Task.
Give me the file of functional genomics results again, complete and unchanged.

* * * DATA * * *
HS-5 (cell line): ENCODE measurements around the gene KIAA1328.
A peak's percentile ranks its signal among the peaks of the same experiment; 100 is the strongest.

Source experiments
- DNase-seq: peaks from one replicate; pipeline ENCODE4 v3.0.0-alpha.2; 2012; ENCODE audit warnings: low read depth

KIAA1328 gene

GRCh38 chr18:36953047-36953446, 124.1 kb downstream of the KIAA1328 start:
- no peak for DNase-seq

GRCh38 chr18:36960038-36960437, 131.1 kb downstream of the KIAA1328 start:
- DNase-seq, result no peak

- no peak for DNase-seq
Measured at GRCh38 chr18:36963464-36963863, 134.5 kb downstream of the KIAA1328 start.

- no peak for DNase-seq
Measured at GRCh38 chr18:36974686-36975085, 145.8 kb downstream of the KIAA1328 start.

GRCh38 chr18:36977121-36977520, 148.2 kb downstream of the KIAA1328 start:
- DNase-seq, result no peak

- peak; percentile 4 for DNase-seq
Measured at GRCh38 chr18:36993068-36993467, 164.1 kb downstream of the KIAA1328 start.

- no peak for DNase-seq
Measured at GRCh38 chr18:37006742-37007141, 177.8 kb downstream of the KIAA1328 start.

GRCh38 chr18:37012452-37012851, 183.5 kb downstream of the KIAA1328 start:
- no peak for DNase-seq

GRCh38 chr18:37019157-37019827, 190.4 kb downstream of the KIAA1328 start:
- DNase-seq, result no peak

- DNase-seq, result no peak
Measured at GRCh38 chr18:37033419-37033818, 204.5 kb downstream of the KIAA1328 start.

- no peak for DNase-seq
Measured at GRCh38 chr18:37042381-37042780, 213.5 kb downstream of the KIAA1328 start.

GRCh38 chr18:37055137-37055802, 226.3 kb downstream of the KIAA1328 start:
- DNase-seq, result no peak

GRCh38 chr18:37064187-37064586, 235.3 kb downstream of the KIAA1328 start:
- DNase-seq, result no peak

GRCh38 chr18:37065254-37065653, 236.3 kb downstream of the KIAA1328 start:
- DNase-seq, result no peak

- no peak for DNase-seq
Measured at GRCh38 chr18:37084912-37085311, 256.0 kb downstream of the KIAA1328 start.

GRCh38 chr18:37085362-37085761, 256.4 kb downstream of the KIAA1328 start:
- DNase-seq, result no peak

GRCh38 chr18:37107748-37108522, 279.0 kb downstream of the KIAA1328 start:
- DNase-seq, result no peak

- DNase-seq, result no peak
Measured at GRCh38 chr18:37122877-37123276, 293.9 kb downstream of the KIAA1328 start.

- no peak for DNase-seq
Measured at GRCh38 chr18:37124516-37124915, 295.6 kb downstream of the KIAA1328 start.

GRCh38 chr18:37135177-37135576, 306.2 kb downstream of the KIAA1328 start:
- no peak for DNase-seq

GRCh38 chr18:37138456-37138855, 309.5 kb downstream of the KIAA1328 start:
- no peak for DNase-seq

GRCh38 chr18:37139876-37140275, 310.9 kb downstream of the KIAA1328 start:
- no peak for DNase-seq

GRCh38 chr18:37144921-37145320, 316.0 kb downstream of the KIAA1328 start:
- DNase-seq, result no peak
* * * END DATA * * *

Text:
HS-5 (cell line): ENCODE measurements around the gene KIAA1328.
A peak's percentile ranks its signal among the peaks of the same experiment; 100 is the strongest.

Source experiments
- DNase-seq: peaks from one replicate; pipeline ENCODE4 v3.0.0-alpha.2; 2012; ENCODE audit warnings: low read depth

KIAA1328 gene

GRCh38 chr18:36953047-36953446, 124.1 kb downstream of the KIAA1328 start:
- no peak for DNase-seq

GRCh38 chr18:36960038-36960437, 131.1 kb downstream of the KIAA1328 start:
- DNase-seq, result no peak

- no peak for DNase-seq
Measured at GRCh38 chr18:36963464-36963863, 134.5 kb downstream of the KIAA1328 start.

- no peak for DNase-seq
Measured at GRCh38 chr18:36974686-36975085, 145.8 kb downstream of the KIAA1328 start.

GRCh38 chr18:36977121-36977520, 148.2 kb downstream of the KIAA1328 start:
- DNase-seq, result no peak

- peak; percentile 4 for DNase-seq
Measured at GRCh38 chr18:36993068-36993467, 164.1 kb downstream of the KIAA1328 start.

- no peak for DNase-seq
Measured at GRCh38 chr18:37006742-37007141, 177.8 kb downstream of the KIAA1328 start.

GRCh38 chr18:37012452-37012851, 183.5 kb downstream of the KIAA1328 start:
- no peak for DNase-seq

GRCh38 chr18:37019157-37019827, 190.4 kb downstream of the KIAA1328 start:
- DNase-seq, result no peak

- DNase-seq, result no peak
Measured at GRCh38 chr18:37033419-37033818, 204.5 kb downstream of the KIAA1328 start.

- no peak for DNase-seq
Measured at GRCh38 chr18:37042381-37042780, 213.5 kb downstream of the KIAA1328 start.

GRCh38 chr18:37055137-37055802, 226.3 kb downstream of the KIAA1328 start:
- DNase-seq, result no peak

GRCh38 chr18:37064187-37064586, 235.3 kb downstream of the KIAA1328 start:
- DNase-seq, result no peak

GRCh38 chr18:37065254-37065653, 236.3 kb downstream of the KIAA1328 start:
- DNase-seq, result no peak

- no peak for DNase-seq
Measured at GRCh38 chr18:37084912-37085311, 256.0 kb downstream of the KIAA1328 start.

GRCh38 chr18:37085362-37085761, 256.4 kb downstream of the KIAA1328 start:
- DNase-seq, result no peak

GRCh38 chr18:37107748-37108522, 279.0 kb downstream of the KIAA1328 start:
- DNase-seq, result no peak

- DNase-seq, result no peak
Measured at GRCh38 chr18:37122877-37123276, 293.9 kb downstream of the KIAA1328 start.

- no peak for DNase-seq
Measured at GRCh38 chr18:37124516-37124915, 295.6 kb downstream of the KIAA1328 start.

GRCh38 chr18:37135177-37135576, 306.2 kb downstream of the KIAA1328 start:
- no peak for DNase-seq

GRCh38 chr18:37138456-37138855, 309.5 kb downstream of the KIAA1328 start:
- no peak for DNase-seq

GRCh38 chr18:37139876-37140275, 310.9 kb downstream of the KIAA1328 start:
- no peak for DNase-seq

GRCh38 chr18:37144921-37145320, 316.0 kb downstream of the KIAA1328 start:
- DNase-seq, result no peak